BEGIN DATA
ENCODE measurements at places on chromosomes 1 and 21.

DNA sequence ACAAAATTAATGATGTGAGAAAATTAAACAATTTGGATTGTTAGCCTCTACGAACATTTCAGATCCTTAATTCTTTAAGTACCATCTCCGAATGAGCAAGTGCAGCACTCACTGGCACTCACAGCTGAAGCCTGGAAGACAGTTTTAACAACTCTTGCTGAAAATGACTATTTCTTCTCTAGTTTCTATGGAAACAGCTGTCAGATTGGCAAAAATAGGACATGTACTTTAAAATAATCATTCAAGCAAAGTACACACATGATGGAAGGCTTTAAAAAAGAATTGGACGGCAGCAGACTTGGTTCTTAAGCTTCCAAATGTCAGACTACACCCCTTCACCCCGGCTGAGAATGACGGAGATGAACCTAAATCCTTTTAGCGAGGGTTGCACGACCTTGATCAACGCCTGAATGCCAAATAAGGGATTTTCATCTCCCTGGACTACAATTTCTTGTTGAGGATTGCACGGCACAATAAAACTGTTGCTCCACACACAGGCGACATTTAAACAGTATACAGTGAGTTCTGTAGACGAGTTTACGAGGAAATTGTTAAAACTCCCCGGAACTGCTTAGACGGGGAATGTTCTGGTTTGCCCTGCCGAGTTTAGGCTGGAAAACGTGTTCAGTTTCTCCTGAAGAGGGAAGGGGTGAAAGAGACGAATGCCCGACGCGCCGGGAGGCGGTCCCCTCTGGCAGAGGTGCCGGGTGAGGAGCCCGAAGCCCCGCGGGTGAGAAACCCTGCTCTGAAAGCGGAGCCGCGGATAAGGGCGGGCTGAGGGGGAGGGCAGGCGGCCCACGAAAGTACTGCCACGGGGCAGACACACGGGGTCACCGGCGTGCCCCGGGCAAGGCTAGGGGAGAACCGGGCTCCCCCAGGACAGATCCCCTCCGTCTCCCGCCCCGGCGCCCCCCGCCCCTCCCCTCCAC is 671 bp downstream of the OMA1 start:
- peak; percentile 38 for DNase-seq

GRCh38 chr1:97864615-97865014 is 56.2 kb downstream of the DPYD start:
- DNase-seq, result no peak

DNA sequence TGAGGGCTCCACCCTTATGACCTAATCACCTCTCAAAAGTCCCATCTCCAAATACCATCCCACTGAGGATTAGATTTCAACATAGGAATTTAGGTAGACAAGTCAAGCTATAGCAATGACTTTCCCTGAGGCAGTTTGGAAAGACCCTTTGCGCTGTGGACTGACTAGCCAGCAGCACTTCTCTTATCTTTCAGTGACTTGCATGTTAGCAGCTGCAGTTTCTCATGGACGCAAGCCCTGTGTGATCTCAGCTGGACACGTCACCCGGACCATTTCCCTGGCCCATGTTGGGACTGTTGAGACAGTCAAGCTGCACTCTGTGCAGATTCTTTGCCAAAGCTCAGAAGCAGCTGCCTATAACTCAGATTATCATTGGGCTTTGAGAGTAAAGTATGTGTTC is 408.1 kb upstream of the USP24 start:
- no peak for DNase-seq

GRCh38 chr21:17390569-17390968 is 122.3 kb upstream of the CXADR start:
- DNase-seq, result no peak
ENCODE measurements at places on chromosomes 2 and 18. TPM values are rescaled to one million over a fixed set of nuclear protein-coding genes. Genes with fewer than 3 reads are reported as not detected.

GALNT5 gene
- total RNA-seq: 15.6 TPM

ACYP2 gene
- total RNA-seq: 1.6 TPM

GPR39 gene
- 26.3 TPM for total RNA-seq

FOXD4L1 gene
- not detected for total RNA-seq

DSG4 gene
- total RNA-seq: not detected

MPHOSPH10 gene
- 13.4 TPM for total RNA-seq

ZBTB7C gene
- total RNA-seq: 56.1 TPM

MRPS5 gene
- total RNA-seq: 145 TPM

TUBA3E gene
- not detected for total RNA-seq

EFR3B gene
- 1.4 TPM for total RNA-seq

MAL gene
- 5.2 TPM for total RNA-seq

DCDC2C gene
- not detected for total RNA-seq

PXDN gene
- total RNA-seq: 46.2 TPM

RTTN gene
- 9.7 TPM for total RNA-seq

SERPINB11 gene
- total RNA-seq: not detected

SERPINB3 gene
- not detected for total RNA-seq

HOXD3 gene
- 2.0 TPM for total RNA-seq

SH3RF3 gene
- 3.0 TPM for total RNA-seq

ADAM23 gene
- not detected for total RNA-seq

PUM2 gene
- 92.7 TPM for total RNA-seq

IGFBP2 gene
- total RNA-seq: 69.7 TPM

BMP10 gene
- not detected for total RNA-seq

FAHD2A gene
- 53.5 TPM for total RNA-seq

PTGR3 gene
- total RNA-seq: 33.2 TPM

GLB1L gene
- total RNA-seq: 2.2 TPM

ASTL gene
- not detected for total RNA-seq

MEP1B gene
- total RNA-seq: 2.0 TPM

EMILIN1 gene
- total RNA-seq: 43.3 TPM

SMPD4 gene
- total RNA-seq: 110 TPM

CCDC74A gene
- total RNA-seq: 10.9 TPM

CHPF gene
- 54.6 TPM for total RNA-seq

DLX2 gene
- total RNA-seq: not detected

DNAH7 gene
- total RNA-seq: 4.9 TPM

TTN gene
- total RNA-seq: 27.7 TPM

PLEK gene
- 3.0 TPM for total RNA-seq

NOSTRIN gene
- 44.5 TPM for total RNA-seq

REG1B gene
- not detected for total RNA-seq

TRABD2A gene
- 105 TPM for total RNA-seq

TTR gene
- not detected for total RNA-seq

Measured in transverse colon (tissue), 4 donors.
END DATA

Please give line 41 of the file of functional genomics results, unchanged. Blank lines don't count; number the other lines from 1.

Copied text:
SERPINB3 gene